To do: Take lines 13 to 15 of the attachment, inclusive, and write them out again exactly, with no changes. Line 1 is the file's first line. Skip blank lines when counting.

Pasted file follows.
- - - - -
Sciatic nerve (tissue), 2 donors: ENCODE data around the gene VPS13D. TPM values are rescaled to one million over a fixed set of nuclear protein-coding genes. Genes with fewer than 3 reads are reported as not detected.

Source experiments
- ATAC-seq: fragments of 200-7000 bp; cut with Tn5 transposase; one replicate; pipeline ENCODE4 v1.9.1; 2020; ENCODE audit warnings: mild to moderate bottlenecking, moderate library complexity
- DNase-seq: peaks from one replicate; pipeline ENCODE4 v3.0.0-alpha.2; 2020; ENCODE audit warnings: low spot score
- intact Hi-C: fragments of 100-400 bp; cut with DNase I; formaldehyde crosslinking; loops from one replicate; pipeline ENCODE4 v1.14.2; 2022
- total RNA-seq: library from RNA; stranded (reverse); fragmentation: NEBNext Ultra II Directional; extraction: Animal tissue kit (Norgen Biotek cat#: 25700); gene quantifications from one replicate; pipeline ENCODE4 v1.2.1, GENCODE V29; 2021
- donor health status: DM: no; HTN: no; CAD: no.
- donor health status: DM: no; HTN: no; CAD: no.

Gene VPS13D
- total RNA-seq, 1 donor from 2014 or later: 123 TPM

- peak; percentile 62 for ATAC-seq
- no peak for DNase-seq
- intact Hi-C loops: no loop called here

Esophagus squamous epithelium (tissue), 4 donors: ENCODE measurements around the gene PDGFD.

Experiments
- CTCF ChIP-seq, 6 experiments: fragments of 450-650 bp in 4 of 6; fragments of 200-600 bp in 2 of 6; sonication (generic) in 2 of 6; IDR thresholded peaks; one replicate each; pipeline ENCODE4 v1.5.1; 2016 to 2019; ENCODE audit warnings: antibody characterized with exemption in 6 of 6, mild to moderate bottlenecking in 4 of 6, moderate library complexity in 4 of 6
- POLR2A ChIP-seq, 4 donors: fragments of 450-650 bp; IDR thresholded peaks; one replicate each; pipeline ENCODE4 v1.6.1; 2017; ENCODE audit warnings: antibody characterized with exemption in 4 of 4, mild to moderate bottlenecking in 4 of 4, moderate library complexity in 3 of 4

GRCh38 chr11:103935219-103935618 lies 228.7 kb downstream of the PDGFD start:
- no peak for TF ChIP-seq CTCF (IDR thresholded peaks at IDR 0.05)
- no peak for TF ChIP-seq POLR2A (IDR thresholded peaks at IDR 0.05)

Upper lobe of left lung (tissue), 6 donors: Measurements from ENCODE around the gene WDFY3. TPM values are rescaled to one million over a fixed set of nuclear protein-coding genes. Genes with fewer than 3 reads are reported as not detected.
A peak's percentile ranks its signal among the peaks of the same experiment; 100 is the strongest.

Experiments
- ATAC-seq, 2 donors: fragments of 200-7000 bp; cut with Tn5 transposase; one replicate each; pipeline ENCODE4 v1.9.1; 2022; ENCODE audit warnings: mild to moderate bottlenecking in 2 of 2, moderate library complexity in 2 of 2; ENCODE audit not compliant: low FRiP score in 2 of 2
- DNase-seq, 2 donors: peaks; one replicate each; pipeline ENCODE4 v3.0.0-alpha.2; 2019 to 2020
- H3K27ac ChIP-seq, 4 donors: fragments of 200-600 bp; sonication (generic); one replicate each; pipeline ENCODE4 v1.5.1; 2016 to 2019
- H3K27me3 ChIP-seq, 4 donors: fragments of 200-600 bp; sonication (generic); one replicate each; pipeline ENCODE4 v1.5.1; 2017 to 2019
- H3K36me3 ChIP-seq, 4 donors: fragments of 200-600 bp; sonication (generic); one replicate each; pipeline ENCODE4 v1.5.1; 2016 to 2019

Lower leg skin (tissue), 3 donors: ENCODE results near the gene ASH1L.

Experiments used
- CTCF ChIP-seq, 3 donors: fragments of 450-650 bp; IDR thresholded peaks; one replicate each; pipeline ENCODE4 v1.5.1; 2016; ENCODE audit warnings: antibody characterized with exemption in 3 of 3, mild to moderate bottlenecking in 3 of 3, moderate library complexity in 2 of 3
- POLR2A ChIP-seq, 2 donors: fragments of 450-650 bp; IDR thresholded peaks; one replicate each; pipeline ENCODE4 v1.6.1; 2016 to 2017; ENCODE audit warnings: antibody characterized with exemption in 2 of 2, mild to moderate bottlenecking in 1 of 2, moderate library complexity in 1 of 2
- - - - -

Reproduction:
- intact Hi-C loops: no loop called here

Esophagus squamous epithelium (tissue), 4 donors: ENCODE measurements around the gene PDGFD.

Experiments